At a time when climate change is very much in the spotlight, gardeners are becoming more aware of how they can enhance soil, grow plants organically and generally help the environment. So, where does woodchip play a part in all that?
“The most understood way to use it is as a mulch,” says Ben Raskin, head of horticulture at the Soil Association. “Historically people have used it on paths or under trees. It’s a good way of keeping weeds down, of holding in moisture, and typically reduces irrigating needs by about 25%.
“But as well as those properties, there is a lot more potential.”
Raskin has now written The Woodchip Handbook, explaining the many uses of woodchip as a renewable, eco-friendly resource for the garden and also something that can be used year-round.
He shows it has tremendous potential to enhance soil health and plant growth and is often readily available either through local arborists or by cutting back and trimming your own trees.
It enriches the soil
“As you are adding organic matter to the soil you are building soil health, so by adding a woodchip mulch you are gradually improving the health of your soil.
“Wood takes quite a long time to break down and has a complex structure called lignin. If you put a green waste compost or your own homemade compost on the soil it will break down quickly, whereas if you put woodchip down it takes longer to break down, so it effectively gives you a longer lasting organic carbon content to the soil.”
He says that if it rains, the woodchip nutrients won’t be leeched out. Woodchip will also hold on to loose nutrients – some farmers add manure to woodchip to get a slow release of nutrients.
“Woodchip favours fungi. Typically our soils don’t have enough fungi in them. When you see a mushroom on top of the soil, that’s just the fruiting body. The mycelium (roots of the mushroom) spread out underneath the soil. Woodchip builds soil fungi and feeds other soil organisms.
“When you have that network of roots under the ground, they transport nutrients around. Plants tap into that network. Often shrubs and trees will grow better if there are mushrooms nearby. They love a much richer fungal diversity in the soil.”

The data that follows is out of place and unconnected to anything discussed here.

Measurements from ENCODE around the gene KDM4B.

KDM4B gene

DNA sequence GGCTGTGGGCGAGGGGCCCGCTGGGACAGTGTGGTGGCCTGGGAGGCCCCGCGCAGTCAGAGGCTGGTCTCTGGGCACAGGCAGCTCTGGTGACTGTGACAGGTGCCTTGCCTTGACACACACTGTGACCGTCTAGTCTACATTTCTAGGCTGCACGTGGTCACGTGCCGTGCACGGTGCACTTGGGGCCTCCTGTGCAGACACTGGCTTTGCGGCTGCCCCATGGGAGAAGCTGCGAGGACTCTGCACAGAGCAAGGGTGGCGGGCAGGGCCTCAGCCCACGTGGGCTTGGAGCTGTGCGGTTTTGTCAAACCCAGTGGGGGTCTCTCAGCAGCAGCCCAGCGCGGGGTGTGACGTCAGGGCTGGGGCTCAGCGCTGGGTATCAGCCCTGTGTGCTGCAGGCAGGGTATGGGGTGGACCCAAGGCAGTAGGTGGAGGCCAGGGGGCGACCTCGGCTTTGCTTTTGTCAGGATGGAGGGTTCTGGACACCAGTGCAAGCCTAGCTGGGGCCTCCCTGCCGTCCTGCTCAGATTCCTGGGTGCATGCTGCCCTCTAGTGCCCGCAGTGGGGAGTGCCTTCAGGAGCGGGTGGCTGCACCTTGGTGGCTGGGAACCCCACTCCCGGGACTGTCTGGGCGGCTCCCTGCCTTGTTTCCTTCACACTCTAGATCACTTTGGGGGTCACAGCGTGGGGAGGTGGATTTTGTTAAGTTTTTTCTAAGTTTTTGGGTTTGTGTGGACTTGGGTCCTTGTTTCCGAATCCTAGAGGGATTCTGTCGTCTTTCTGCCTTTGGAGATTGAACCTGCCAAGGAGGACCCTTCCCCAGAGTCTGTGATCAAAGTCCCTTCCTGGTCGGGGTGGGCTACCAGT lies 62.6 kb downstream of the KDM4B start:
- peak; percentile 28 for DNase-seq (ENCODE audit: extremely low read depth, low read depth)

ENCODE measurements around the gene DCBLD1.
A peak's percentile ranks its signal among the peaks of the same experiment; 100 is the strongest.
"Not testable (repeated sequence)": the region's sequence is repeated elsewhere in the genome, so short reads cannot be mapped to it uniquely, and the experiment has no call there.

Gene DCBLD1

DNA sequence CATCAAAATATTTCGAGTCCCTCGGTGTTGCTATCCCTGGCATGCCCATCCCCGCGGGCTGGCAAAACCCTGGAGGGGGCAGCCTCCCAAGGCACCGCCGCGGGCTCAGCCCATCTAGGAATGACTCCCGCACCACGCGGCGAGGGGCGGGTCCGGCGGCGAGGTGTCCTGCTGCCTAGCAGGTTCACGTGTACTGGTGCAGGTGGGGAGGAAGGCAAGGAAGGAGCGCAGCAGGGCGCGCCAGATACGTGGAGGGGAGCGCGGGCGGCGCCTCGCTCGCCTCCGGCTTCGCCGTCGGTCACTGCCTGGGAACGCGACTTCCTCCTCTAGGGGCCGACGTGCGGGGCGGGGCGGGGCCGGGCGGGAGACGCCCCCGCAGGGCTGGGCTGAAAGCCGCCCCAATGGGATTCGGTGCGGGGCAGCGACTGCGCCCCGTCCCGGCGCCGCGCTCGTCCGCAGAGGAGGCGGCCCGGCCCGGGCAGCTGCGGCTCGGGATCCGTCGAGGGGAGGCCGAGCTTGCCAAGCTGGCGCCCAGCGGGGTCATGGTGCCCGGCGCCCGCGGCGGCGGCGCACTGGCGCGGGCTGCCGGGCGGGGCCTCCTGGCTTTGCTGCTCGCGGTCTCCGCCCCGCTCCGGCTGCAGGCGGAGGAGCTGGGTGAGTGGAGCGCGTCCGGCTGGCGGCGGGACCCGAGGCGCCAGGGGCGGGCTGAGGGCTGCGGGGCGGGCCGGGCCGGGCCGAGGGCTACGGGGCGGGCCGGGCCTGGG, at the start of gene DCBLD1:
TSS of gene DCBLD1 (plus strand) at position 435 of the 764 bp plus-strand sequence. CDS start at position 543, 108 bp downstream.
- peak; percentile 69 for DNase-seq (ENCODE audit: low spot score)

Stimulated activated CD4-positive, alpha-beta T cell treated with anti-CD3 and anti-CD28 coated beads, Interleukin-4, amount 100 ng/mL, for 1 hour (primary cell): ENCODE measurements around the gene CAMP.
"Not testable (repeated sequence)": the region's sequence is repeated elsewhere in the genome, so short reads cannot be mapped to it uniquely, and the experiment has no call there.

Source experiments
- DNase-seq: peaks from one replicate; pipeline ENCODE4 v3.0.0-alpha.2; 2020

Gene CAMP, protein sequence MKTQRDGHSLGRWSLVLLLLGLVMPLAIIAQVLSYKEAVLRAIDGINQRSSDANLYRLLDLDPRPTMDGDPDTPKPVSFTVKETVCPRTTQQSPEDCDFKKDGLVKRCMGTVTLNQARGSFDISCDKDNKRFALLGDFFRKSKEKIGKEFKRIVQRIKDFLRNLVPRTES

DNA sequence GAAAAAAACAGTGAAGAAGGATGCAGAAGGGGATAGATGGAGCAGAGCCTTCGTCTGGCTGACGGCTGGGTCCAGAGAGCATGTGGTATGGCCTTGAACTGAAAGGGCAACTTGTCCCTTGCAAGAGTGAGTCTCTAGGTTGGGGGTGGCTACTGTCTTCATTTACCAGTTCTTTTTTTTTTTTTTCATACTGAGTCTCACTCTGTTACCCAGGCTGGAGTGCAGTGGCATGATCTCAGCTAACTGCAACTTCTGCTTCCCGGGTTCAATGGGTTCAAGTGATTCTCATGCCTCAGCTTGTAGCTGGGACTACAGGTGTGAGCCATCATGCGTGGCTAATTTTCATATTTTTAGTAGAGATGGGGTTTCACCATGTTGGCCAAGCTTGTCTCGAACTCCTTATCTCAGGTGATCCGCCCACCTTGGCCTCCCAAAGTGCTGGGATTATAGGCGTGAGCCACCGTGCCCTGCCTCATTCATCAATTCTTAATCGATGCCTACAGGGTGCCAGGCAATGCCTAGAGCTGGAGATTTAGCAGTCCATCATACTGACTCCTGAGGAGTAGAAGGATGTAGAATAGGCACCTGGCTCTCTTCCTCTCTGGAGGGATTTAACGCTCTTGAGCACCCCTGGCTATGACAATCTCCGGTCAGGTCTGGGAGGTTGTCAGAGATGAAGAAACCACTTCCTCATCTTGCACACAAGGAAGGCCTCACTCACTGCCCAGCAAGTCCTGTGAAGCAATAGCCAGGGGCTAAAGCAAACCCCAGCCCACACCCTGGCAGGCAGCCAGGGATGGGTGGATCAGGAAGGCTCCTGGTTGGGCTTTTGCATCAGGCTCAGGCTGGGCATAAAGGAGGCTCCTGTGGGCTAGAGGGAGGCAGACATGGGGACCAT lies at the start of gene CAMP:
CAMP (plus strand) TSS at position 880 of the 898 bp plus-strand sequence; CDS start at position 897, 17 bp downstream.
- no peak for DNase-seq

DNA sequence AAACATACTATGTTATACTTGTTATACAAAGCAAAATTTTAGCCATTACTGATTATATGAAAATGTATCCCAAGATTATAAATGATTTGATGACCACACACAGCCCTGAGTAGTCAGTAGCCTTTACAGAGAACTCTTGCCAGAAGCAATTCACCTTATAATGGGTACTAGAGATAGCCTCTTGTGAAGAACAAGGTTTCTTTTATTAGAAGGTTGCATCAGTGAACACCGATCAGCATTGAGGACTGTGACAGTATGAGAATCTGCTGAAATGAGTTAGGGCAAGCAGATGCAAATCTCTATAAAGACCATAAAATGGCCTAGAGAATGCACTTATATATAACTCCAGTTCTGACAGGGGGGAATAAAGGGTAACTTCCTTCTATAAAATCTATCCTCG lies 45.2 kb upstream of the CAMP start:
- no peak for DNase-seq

And helps sequester carbon…
“Mushrooms are really good at sequestering carbon. With trees, you are sequestering carbon in the trunk of the tree and the leaves, but a good fungal network will also sequester carbon, so you get more bang for your buck.”
It can deter pests
Woodchip from strong smelling trees, such as eucalyptus, can deter winter moth larvae, which live in the soil under fruit trees and chomp through the leaves of deciduous trees and shrubs.
But don’t dig it in…
“If it’s fresh you definitely don’t want to dig it in. People get nervous of nitrogen robbing. Because the woodchip needs some nitrogen to break down, it sucks nitrogen from around it and in extreme circumstances, that can mean the plant you are mulching will be nitrogen deficient.
“But I have found the risk is much less than people are worried about.”
Is woodchip ethical?
“It depends on where you source the woodchip, but in theory a lot of woodchip is produced by tree surgeons cutting down trees that need to be cut down, whether they are diseased or overgrowing,” he notes.
Guy Barter, RHS chief horticulturist, adds: “Woodchips make good mulch that improve soil, conserve soil moisture and aid biodiversity, supporting many fungi, insects and other invertebrates.
“Gardeners, including the RHS, largely use chipped wood from local tree surgeons which is highly sustainable.
“Commercial woodchip sources include wastes from forestry activities. Forestry in developed countries involves managed woodlands, replanted after harvesting timber, and in principle is sustainable.
“The RHS encourages gardeners to recycle woody wastes from their garden perhaps by using a shredder to make woodchips in situ.”
How can you make your own woodchip?
Hire a woodchipper if you have a small garden. Typically a shredder will do the job of breaking down prunings and smaller garden materials, Raskin advises.
Alternatively, you can buy bigger bags from online retailers or a website called Arbtalk (freewoodchips.co.uk) run by tree surgeons, which has a directory.
A lot of tree surgeons have to pay to dump their woodchip, so if you have somewhere they can drop a little truckload off, you may get some for free.
Does size of woodchip matter?
“If you want it as a mulch around trees, you want quite big bits of hard wood, which will give you the best weed control. If you are using it to mulch a ‘no dig’ vegetable bed, you want it well rotted and smaller because otherwise it will affect the growth of plants.”
Smaller chip size is more effective at holding moisture but will break down quicker, while older chips that are already partly broken down will not last as long as fresher material, he notes.
The Woodchip Handbook by Ben Raskin is published by Chelsea Green, priced £20. Available now